Data integrity refers to the accuracy and consistency (validity) of data over its lifecycle. Maintaining data integrity should be a core focus for all organisations, particularly with call recordings; compromised data can not be used and they may result in significant costs if they are needed for regulatory compliance.
Call recording data is no different. Its integrity can be compromised in a number of ways; from data replication, updates, transfers or even simply being accessed by staff. There are two important considerations that need to be taken into account to ensure data integrity:
- Ensuring integrity and storage of call recordings from live recorders
- The availability and integrity of recorded audio assets after the recorder’s end of life
Ensuring safety and integrity for your call recordings
- Recorder Access Call recordings can contain sensitive business information. The right level of access needs to be decided and provided to members of staff, so to ensure the call cannot be tampered with and integrity lost. Some users should only have the ability to replay their own calls, whilst others, such as managers, should have access to their entire team’s call data.
Moreover, Audit trails should also be used to see who has accessed, replayed or downloaded a call recording; information which can become extremely valuable if any discrepancies were to arise.
- Encryption Encryption of the audio and metadata of call recordings will prevent misuse of confidential information. Encryption guarantees that in the unlikely event recording servers are stolen or compromised, it will not be possible to decode the archived calls without knowing the passphrases. This is extremely important when storing sensitive information, such as customer card details.
- Backups Ensure you are regularly backing up your database and recorder configuration. In case of recorder failure, these could be needed to restore the solution to a working state. Backups should be stored in a secure location and made available for system restoration when/if required.
- Resilience Does the recording solution have any built in resilience? This could include:
- Redundant power supplies
- Redundant recorders – these will assume the recording role in the event of master recorder failure
- Hard Disk resiliency – In the event of hard disk failure, is there any resiliency built into the disk array (i.e. RAID)
Availability and integrity for your recorded assets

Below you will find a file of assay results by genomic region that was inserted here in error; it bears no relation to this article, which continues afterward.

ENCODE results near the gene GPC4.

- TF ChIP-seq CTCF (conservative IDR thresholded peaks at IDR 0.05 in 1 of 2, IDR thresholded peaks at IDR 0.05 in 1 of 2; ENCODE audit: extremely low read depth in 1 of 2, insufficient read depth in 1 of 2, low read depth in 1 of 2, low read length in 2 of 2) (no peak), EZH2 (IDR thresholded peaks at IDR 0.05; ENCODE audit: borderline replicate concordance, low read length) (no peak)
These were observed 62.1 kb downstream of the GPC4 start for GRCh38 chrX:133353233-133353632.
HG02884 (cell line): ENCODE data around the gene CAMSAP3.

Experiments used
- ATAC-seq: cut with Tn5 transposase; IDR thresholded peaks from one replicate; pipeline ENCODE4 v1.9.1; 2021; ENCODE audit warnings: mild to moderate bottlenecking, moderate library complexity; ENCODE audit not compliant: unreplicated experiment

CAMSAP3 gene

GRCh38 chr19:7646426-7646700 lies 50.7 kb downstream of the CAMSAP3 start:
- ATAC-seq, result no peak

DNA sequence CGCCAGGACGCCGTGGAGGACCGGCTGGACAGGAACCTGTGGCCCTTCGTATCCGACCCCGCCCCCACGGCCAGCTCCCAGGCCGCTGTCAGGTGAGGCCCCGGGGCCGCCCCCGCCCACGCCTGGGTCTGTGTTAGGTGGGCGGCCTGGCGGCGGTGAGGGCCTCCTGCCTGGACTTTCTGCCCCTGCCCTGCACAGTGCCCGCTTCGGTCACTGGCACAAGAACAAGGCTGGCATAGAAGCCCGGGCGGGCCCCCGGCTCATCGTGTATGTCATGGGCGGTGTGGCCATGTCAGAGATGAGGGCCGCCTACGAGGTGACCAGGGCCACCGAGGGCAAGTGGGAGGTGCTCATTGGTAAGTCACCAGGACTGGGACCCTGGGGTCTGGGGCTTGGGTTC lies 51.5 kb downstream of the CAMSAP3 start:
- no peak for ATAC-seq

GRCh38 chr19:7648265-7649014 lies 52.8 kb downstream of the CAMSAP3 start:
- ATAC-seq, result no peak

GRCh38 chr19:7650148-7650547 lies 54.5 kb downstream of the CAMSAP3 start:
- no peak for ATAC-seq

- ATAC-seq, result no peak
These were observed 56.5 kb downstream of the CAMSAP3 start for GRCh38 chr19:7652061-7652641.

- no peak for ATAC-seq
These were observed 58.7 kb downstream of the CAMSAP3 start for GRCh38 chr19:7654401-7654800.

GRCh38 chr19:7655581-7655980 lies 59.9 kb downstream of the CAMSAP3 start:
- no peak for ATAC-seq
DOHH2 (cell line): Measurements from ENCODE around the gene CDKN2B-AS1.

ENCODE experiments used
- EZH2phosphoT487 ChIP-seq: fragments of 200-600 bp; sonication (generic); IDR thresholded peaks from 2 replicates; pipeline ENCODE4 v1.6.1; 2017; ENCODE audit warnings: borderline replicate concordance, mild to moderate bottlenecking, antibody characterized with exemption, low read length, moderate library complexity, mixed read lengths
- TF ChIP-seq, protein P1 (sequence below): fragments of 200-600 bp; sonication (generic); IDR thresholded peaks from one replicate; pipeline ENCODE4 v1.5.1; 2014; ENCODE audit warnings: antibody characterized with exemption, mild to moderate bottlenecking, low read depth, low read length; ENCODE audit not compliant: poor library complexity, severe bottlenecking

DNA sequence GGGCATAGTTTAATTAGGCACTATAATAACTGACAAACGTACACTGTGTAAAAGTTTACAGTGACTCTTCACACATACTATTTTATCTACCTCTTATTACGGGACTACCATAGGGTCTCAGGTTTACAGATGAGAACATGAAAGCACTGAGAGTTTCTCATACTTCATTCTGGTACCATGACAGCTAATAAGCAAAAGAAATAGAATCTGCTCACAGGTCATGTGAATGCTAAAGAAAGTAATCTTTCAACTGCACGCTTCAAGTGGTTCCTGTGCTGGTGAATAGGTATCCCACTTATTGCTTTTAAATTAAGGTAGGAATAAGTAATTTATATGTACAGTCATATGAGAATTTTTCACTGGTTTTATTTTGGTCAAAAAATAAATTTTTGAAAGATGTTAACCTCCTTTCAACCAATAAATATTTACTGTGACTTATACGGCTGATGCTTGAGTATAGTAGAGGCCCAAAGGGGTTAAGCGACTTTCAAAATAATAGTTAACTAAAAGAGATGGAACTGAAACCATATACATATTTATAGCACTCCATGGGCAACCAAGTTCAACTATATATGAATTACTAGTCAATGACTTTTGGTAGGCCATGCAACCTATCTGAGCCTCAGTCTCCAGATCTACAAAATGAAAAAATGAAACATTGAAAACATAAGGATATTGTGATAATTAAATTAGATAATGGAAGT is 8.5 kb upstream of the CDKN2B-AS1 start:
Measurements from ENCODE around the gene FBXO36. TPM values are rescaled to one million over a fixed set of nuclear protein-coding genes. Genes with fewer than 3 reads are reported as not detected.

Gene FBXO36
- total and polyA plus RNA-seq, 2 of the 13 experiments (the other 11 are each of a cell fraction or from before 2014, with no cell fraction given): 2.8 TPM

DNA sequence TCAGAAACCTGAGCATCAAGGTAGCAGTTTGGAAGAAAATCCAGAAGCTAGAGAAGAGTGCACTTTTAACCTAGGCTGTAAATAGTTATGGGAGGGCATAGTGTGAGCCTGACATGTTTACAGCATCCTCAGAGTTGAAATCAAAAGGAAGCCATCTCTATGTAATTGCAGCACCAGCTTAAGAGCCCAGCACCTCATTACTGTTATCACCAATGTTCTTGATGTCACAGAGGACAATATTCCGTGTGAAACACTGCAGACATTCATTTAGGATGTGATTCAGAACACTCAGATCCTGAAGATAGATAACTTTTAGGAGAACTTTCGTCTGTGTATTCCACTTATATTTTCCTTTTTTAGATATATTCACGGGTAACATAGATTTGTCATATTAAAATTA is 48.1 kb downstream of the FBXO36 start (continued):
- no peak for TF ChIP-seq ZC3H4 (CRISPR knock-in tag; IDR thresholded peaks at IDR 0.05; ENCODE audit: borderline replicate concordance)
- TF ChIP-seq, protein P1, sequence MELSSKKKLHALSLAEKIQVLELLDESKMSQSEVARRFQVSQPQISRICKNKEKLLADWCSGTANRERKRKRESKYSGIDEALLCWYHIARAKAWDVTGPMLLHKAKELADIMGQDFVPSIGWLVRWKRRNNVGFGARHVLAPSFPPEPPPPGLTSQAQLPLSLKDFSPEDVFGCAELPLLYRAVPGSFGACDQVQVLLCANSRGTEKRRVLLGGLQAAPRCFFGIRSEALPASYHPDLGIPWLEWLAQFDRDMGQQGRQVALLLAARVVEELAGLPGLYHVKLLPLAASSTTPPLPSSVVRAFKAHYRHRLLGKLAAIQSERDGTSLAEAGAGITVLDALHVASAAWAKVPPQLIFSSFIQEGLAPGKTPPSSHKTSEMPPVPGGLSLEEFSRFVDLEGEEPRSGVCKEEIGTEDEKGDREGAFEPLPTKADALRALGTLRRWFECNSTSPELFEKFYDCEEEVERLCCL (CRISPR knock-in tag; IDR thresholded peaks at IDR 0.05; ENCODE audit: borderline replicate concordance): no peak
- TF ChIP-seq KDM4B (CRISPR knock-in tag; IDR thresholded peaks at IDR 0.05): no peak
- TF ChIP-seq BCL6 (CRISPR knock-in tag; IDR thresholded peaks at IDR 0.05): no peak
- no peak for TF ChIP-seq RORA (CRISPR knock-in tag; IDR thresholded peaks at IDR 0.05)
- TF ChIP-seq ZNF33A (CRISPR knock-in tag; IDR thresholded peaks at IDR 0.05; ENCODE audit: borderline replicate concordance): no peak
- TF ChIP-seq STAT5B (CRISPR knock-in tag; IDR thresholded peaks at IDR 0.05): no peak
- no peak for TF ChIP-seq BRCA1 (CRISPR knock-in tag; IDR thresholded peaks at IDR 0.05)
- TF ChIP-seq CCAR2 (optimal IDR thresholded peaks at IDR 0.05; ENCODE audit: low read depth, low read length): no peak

- Accessing recordings from different systems after they have reached EOL If your recording solution is reaching End of Life, what safeguards do you have in place to ensure that the audio can still be accessed even if the manufacturer will no longer support the solution?
When your system reaches end of life, upgrading or migrating to a newer system does not guarantee the integrity and availability of the old recordings. The extraction and conversion of the files and databases to different formats and structures not only risk corrupting the files, but could also increase their size fivefold.
As a standalone virtualised portal, Wordwatch is able to access, export and replay all the legacy audio files with their metadata from different voice recording systems, regardless of location, manufacturer, age or file format.
- Audio Storage Is the audio currently archived on tape or DVD? If so, where is this audio stored? If audio is stored on tape, you need to consider tape degradation and look at archiving tape audio on to spinning disk or the cloud instead. Also, if the audio is currently archived on to a NAS (network storage), how is access being maintained once your system reaches EOL? And if it’s archived by WORM (Write Once, Read Many) storage, does this maintain the access control over your archived audio?
These are all important points to keep in mind to maintain your data integrity over time.
Wordwatch allows you to decommission your aging voice recorders and migrate the legacy files from its NAS servers to its ITaaS partner, intact, without changing their format or metadata. The solution allows you to integrate and convert your legacy database with your new one without tampering with the original recording, thus eliminating the risk element with the integrity of the legacy recordings.